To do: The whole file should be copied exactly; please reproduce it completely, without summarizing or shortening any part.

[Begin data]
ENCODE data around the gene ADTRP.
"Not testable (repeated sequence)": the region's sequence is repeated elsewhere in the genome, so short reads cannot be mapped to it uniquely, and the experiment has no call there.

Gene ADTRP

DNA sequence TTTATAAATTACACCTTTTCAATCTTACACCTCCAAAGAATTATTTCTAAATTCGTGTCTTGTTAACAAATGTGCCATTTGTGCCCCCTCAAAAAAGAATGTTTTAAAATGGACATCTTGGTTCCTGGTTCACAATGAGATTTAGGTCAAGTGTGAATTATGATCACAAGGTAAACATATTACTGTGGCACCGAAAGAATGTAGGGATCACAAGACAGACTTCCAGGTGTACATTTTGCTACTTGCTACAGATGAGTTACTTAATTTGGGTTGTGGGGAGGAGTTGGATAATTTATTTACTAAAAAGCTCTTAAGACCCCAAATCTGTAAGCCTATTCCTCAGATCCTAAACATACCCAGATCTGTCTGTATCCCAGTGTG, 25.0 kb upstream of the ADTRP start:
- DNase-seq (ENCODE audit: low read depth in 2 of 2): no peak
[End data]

ENCODE data around the gene ADTRP.
"Not testable (repeated sequence)": the region's sequence is repeated elsewhere in the genome, so short reads cannot be mapped to it uniquely, and the experiment has no call there.

Gene ADTRP

DNA sequence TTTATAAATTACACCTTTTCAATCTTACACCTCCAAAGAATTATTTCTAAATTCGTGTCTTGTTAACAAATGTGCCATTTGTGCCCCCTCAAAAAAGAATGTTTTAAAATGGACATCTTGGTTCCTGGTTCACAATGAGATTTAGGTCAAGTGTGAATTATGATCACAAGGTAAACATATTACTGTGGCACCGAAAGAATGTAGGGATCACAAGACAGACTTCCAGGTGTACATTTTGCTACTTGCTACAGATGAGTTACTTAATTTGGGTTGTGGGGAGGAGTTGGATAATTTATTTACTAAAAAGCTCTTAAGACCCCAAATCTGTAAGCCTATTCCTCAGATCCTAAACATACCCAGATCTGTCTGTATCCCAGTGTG, 25.0 kb upstream of the ADTRP start:
- DNase-seq (ENCODE audit: low read depth in 2 of 2): no peak